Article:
Photo by Martin Kopta on Unsplash
Across the world, the various rules and regulations regarding the wearing of face masks and coverings in response to the ongoing coronavirus pandemic have become part of everyday life for many people.
Along with this “new normal” there has been much discussion about exactly which types of masks are effective — both in terms of protecting the mask wearer from the virus, and in terms of the mask wearer protecting other people when they cough — and which aren’t.
Recently, there have been more people opting to wear face shields or visors, as well as masks with exhalation valves, over cloth or surgical masks, as the former are often more comfortable to wear. In particular, face shields consisting of transparent plastic have become important for people who are hard of hearing, as they often rely on being able to see the mouth of the person they are communicating with to understand them.
Now, researchers have investigated the efficacy of face shields and valved masks and their results have been published in Physics of Fluids. They simulated coughs and sneezes by using a hollow manikin head with a pressure impulse from a manual pump. The matter expelled from the simulated coughs and sneezes composed of droplets of distilled water and glycerin, which were expelled through the mouth opening, and lasers detected and visualized the spatial and temporal development of the particles.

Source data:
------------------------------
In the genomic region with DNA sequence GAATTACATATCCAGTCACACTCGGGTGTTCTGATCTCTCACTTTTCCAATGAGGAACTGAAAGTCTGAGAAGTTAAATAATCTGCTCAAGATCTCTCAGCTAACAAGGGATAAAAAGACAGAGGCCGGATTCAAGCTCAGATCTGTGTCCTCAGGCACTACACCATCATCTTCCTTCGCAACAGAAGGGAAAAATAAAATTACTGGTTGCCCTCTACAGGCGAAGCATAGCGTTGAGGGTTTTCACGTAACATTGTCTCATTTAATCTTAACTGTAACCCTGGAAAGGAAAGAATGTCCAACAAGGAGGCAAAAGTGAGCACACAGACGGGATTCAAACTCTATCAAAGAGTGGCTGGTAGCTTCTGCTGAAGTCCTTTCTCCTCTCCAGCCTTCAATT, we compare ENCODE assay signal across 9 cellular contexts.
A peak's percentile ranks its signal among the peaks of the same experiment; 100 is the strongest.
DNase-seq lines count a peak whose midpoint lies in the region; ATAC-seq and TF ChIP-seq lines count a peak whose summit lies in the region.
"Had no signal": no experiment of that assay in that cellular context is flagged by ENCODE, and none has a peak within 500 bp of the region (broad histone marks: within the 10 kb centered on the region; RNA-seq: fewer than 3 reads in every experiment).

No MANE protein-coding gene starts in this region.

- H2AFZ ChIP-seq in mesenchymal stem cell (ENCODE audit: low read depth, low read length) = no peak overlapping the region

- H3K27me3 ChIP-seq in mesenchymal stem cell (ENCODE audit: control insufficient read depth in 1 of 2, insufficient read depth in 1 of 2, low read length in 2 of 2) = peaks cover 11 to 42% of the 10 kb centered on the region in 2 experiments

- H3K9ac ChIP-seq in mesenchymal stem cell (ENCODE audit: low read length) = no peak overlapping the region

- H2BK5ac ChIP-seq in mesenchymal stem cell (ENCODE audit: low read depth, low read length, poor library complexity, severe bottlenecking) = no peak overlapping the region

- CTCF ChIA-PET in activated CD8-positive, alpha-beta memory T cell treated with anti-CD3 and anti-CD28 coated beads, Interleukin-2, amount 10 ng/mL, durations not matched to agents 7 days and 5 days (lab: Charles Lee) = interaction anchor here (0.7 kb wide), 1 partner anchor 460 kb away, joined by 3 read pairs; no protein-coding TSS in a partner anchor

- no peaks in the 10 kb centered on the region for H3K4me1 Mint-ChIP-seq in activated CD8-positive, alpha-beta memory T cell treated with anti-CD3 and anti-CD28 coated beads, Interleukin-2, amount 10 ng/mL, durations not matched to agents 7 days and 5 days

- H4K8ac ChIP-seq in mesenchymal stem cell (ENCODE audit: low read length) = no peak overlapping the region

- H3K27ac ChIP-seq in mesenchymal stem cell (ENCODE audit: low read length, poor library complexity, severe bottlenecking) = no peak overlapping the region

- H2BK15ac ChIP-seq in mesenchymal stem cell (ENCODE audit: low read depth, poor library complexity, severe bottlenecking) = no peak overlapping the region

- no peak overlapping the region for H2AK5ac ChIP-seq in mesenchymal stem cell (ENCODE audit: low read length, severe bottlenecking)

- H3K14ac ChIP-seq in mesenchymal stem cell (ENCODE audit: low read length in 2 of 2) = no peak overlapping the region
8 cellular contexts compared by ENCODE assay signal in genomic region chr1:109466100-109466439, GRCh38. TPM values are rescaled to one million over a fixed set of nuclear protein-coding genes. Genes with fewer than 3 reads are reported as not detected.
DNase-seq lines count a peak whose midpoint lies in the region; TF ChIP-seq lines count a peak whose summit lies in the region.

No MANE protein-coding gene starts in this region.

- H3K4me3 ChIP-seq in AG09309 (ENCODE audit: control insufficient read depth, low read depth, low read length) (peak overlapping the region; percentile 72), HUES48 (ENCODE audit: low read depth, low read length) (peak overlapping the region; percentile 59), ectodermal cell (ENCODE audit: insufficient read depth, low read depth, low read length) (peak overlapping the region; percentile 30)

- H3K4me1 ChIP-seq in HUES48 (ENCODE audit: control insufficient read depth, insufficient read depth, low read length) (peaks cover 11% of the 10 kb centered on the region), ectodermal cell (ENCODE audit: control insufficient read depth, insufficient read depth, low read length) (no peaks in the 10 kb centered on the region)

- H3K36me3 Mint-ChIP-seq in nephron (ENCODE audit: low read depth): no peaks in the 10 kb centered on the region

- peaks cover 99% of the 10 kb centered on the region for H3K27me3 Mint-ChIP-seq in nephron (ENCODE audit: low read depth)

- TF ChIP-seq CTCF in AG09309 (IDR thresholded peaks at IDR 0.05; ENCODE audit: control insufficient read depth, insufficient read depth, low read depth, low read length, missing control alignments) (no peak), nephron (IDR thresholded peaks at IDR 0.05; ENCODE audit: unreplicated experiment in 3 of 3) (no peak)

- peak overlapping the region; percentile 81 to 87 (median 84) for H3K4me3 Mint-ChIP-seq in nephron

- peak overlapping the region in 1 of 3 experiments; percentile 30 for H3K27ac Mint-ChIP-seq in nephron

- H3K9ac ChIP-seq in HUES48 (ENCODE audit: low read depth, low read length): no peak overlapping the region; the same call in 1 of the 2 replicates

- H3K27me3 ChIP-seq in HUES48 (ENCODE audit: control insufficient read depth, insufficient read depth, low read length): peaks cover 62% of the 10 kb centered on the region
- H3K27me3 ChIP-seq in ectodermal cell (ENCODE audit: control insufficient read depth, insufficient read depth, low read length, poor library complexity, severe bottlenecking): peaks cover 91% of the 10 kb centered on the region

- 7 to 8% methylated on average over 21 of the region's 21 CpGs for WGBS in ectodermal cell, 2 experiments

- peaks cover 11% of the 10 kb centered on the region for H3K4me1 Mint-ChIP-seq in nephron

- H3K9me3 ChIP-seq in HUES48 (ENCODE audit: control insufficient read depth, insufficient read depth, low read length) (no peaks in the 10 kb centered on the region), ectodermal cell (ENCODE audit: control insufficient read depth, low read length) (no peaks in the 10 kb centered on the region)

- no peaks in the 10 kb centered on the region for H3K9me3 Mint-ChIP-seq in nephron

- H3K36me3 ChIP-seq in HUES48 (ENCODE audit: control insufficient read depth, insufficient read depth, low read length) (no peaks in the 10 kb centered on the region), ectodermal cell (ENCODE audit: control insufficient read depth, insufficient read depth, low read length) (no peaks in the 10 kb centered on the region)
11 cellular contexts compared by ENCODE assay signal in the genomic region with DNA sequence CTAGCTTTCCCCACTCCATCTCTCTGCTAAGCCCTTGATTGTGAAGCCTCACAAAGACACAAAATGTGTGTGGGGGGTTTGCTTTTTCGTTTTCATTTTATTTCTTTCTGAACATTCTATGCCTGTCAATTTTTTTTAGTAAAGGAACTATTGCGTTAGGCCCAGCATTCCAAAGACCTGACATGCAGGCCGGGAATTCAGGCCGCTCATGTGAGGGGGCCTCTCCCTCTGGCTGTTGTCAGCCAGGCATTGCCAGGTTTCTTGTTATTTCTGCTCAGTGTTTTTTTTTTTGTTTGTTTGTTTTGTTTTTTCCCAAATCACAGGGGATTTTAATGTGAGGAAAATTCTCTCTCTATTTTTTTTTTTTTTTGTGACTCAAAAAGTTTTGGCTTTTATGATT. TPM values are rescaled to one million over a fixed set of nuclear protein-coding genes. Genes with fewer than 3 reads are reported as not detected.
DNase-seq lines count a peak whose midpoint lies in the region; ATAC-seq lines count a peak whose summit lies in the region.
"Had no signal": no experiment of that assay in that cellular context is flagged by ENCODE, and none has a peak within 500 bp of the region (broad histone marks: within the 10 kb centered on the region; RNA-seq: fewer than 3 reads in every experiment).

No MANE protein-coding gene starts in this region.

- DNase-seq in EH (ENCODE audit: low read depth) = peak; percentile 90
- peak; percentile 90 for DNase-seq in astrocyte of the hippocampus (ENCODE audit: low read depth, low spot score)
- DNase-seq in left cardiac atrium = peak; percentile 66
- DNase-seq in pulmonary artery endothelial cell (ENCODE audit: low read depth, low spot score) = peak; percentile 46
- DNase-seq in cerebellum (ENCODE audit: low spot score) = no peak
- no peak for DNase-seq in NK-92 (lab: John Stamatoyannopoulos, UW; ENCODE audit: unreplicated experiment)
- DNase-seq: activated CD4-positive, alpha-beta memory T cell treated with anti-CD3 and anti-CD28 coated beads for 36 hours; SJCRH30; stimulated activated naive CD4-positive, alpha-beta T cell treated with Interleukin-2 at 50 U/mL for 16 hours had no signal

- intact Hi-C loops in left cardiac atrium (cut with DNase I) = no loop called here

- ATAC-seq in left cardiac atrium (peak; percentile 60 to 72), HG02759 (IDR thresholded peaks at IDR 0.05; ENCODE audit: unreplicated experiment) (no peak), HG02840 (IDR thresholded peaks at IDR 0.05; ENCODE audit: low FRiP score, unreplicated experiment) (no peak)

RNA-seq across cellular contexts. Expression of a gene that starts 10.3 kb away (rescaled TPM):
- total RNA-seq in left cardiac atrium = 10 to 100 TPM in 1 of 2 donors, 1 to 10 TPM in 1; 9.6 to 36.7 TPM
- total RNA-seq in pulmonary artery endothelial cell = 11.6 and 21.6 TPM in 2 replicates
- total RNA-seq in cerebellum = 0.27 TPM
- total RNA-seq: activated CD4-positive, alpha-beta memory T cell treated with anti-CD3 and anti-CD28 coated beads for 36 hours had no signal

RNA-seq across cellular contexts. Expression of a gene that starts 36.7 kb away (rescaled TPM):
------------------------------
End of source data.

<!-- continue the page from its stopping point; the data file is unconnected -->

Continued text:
“As students return to schools and universities, some have wondered if it is better to use face shields, as they are more comfortable and easier to wear for longer periods of time,” said Siddhartha Verma, the first author of the paper, in a press release. “But what if these shields are not as effective? You would be essentially putting everyone in a tight space with droplets accumulating over time, which could potentially lead to infections.”
For face shields, it was found that whilst they effectively block incoming particulate matter from reaching the wearer’s face, they are less effective in containing particles if the wearer themselves coughed or sneezed. The particles were found to move around the face shield with relative ease.
Similar results were found for face masks equipped with exhalation valves; if the wearer coughed, large particles were found to easily travel through the valve unfiltered, posing a great risk to others if the person wearing such a mask is infected with the coronavirus.
The research therefore suggests that surgical or cloth masks are more effective than face shields and masks with exhalation valves. Of course, masks alone are not 100% effective against coronavirus transmission either, therefore Vema stresses the need to maintain social distancing when possible, even with face masks.